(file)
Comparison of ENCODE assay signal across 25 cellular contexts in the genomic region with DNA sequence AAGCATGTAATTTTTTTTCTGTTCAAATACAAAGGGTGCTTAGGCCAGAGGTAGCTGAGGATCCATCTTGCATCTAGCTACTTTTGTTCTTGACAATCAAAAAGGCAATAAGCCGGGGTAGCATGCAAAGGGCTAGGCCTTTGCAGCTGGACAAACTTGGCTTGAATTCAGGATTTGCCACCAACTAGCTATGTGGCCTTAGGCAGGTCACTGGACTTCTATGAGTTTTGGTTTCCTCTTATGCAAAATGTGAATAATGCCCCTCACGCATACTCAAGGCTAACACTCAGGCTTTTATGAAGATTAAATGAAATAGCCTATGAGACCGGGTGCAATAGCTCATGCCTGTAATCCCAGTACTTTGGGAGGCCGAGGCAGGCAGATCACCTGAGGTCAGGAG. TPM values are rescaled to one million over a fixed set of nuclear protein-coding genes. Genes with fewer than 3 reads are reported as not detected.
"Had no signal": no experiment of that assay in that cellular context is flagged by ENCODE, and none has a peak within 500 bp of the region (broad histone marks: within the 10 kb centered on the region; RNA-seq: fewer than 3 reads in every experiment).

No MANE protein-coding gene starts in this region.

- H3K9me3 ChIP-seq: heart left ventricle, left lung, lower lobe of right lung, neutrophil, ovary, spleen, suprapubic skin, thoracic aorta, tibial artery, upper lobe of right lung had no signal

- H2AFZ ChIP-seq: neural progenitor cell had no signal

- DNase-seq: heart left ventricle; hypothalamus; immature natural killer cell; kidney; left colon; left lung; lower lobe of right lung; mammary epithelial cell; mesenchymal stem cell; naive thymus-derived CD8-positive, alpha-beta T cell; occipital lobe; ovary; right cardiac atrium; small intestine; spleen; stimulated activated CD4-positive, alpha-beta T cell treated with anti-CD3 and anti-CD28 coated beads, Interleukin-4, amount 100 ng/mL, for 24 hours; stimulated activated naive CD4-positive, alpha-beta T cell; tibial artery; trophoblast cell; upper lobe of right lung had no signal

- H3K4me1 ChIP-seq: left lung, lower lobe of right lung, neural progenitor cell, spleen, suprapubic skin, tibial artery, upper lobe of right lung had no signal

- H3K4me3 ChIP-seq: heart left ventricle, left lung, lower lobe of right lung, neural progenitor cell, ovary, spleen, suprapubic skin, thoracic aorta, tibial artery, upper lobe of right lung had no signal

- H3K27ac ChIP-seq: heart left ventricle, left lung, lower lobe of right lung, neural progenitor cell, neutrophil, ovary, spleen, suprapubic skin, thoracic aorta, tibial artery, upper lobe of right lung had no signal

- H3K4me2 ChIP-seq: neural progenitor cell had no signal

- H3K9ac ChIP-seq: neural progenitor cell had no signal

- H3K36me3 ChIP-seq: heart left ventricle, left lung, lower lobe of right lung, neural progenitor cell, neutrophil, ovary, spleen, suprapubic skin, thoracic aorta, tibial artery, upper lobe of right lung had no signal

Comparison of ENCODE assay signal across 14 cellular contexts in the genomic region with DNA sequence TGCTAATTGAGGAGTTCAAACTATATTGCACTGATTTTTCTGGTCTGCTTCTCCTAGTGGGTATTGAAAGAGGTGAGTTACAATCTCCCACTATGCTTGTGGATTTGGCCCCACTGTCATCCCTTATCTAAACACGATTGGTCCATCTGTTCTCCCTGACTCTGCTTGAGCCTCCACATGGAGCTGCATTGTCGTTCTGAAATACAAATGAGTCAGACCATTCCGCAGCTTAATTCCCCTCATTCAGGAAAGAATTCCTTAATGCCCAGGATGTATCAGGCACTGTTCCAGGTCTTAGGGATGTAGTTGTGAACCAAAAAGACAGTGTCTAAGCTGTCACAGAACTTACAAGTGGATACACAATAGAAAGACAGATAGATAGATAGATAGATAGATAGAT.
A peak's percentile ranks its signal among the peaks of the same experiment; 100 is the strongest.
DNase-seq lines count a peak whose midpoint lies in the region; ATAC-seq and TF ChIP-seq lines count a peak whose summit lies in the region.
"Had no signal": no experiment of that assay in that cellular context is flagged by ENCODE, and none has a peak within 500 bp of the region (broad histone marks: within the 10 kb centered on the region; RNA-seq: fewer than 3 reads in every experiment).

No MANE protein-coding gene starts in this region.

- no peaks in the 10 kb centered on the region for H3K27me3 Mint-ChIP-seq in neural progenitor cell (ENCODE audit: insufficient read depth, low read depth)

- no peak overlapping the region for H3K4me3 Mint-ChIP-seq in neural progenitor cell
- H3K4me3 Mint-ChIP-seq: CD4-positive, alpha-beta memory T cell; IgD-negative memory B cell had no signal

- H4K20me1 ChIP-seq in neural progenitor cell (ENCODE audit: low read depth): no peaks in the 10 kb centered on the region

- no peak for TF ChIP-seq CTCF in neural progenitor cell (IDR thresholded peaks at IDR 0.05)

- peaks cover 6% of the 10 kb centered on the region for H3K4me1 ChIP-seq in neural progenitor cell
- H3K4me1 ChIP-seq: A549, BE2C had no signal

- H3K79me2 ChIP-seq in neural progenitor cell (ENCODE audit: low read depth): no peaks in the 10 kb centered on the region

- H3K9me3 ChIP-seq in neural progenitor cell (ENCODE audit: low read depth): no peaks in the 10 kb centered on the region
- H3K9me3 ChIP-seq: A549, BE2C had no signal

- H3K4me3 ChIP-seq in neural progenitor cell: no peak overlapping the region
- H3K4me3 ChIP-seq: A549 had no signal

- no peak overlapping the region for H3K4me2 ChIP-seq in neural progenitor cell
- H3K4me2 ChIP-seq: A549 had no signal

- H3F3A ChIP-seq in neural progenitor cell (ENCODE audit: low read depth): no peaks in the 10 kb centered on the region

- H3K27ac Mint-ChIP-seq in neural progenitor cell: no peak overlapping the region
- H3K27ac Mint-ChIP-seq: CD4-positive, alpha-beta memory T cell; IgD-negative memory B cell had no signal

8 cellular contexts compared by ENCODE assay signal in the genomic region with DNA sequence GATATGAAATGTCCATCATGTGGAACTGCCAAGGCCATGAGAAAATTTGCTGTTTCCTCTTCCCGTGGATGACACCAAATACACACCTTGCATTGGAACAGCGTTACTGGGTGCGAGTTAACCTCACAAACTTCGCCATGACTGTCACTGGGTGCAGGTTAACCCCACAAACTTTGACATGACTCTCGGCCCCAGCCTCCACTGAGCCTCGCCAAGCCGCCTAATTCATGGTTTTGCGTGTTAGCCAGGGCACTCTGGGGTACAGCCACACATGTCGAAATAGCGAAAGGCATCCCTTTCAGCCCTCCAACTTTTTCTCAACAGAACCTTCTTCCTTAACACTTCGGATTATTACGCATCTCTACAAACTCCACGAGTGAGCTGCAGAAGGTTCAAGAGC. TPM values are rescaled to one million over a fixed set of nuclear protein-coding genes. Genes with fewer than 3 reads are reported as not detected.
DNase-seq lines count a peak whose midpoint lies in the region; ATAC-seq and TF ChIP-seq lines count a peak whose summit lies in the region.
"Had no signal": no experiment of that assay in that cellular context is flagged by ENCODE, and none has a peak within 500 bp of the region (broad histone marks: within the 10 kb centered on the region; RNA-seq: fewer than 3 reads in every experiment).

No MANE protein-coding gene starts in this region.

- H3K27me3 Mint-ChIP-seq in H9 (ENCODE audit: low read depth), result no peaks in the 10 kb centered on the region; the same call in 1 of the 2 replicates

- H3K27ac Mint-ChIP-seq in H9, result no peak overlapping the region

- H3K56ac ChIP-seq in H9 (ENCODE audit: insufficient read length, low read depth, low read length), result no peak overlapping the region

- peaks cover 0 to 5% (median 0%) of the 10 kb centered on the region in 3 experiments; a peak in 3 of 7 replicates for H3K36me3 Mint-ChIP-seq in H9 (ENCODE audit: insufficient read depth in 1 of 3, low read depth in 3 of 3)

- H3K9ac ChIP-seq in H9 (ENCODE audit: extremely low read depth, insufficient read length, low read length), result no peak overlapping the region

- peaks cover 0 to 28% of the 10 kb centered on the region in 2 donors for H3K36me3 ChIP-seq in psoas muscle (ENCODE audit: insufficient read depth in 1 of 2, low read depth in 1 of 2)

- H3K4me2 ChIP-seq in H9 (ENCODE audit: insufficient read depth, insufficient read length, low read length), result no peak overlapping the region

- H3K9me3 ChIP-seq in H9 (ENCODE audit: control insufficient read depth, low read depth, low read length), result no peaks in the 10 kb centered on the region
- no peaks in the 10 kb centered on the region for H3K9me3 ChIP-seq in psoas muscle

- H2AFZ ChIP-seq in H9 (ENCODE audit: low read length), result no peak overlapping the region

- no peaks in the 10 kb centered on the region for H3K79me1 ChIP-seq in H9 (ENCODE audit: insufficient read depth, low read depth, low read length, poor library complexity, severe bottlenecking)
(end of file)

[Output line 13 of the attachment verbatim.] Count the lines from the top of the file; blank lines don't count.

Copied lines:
Comparison of ENCODE assay signal across 14 cellular contexts in the genomic region with DNA sequence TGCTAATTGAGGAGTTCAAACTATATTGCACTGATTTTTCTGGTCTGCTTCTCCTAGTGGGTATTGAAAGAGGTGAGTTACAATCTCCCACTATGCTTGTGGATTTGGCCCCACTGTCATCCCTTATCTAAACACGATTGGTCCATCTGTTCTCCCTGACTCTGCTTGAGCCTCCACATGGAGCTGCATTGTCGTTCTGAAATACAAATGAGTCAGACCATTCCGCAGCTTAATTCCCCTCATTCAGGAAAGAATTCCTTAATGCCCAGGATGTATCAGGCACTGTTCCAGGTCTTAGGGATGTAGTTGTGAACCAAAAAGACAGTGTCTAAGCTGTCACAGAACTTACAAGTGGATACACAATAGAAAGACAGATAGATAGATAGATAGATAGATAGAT.